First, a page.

Opioid addiction has deep roots in the United States. During the Civil War, the Union Army issued nearly 10 million opium pills and nearly 3 million ounces of opium powder.1 Injured soldiers who were given opium for the pain sometimes returned home as addicts. The current opioid epidemic has similar origins—liberal opioid prescribing for pain has led to an epidemic of addiction.Read more
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The words “putting patients first”—or some variation—can be seen on the walls or in the promotional literature of nearly every health care company in the country. I don’t question the intent, but if we are going to help solve health care’s most entrenched challenges, this idea should be at the heart of our business.
Human-centered design is a mindset and discipline that puts the person,Read more
In our last blog, we profiled several states that are transitioning their Medicaid programs to value-based care models. As we noted, some states are likely better prepared for the change than others. But how can states know if they are ready to “walk-the-walk” down the value-based care path?
Medicaid program leaders should first consider assessing readiness.Read more
The number of top-rated hospitals in the US quadrupled—from 83 to 337—after the US Centers for Medicare and Medicaid Services (CMS) revised the methodology behind its Hospital Quality Star Rating system. At the same time, twice as many hospitals landed on the low end of the ratings spectrum.1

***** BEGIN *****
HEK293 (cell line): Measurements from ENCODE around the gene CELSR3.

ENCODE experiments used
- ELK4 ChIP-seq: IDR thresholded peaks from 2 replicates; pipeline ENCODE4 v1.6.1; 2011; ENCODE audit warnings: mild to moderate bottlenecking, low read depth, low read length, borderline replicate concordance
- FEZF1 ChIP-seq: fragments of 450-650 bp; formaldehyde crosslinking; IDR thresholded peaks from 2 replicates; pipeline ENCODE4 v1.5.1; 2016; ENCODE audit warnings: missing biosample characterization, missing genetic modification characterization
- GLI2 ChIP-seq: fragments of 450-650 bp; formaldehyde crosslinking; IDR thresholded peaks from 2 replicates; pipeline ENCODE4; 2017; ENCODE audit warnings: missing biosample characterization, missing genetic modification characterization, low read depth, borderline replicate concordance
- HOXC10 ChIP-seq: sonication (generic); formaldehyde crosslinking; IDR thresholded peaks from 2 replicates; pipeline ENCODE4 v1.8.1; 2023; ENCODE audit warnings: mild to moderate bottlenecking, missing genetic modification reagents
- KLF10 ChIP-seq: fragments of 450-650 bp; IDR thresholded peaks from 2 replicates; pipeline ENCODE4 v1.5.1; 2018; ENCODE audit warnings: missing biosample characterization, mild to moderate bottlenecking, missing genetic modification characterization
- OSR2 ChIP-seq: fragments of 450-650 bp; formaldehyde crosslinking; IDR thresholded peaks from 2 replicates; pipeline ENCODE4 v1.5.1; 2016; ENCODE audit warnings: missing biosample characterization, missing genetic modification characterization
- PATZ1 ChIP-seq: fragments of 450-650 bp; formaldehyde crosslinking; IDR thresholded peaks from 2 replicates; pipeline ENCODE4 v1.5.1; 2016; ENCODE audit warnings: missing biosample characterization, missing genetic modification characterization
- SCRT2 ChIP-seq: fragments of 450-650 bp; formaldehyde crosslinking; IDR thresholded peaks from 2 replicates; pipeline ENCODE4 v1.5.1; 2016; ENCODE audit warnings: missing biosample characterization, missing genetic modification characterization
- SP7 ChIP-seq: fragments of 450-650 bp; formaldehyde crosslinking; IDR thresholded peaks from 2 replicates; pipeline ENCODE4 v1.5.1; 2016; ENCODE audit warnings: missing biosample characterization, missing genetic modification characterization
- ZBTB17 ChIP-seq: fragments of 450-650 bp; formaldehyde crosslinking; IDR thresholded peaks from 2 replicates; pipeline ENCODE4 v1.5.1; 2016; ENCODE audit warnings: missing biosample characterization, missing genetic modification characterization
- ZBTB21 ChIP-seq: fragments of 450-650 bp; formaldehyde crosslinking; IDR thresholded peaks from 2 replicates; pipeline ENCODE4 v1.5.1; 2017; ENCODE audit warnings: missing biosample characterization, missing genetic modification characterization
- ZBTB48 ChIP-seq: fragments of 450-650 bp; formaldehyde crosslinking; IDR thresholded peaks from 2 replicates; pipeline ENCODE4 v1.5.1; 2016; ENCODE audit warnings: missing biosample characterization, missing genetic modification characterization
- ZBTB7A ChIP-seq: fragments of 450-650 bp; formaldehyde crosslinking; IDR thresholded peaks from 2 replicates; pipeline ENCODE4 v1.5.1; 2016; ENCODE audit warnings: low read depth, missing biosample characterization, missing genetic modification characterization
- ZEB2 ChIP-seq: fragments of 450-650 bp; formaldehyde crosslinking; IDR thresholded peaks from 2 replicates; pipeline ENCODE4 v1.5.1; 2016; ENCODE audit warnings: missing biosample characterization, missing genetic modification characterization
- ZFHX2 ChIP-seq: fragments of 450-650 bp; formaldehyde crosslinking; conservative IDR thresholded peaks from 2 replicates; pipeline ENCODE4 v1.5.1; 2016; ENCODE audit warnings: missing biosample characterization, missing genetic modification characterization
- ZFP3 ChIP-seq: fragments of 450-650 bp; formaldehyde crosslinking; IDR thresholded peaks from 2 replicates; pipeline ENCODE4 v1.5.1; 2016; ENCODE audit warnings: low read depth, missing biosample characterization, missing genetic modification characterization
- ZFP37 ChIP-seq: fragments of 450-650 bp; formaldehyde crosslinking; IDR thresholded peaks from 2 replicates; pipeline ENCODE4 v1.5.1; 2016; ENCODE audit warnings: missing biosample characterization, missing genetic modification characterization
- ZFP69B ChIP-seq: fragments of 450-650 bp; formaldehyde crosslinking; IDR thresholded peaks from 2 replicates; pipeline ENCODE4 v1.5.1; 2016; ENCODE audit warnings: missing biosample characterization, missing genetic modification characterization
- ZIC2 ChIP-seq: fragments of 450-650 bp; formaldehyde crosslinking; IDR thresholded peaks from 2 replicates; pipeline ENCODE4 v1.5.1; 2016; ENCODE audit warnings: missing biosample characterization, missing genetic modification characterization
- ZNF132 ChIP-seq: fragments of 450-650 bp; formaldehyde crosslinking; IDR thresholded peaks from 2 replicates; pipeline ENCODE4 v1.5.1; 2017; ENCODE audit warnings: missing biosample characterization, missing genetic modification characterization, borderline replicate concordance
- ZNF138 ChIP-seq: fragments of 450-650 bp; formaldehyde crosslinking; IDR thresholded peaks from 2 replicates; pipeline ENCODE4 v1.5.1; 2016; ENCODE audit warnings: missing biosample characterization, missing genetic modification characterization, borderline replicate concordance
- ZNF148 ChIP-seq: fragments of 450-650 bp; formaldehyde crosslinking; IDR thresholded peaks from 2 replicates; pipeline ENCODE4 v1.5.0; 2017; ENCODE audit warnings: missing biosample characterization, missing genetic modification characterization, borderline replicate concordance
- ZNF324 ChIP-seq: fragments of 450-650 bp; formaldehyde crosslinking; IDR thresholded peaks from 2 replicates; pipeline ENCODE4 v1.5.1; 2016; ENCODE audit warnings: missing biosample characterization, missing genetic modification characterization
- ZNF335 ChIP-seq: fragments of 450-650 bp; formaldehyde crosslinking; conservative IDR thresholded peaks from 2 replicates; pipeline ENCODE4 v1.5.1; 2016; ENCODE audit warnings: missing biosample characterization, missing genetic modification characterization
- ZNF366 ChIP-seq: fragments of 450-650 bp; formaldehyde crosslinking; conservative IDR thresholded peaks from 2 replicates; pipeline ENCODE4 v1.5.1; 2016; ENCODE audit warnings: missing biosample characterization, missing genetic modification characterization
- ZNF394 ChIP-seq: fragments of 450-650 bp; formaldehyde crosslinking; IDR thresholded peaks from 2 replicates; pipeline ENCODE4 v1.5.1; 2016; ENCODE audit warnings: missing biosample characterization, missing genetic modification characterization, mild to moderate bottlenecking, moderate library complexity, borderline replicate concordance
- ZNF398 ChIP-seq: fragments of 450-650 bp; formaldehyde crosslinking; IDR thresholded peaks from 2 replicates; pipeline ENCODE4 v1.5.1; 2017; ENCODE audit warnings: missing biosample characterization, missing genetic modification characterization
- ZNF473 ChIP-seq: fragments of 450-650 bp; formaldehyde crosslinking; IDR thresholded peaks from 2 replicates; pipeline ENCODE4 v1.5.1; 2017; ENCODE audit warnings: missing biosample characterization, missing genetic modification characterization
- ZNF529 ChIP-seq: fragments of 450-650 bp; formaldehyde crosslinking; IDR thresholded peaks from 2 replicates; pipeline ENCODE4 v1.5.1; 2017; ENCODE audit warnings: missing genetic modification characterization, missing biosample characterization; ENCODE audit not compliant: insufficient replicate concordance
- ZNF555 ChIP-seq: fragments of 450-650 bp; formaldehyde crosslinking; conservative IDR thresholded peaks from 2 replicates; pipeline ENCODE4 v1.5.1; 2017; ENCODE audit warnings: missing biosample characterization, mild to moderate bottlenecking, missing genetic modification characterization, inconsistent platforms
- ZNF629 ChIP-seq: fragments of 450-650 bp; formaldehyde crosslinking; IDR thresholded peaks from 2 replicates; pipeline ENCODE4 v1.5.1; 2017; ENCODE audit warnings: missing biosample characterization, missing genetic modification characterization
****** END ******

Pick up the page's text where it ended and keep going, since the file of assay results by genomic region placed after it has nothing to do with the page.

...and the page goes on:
Under the revised methodology, which CMS implemented in December,Read more
Last fall, the Food and Drug Administration (FDA) approved the first biosimilar to treat multiple types of cancer.i While biosimilars have tremendous potential, there also is a good bit of uncertainty around them, particularly in oncology where biologics can have a predominant role in treatment.
February is National Cancer Prevention Month, which gives us a nice opportunity to explore the role biosimilars could play in preventing and treating cancer.Read more
A constant among many Medicaid programs is concern over rising costs. This applies to the 32 states that expanded their programs under the Affordable Care Act (ACA), and those that didn’t. In response, a growing number of states are eyeing alternative payment models (APMs), which reward health care providers for the value they offer, rather than the number of tests and services they perform.Read more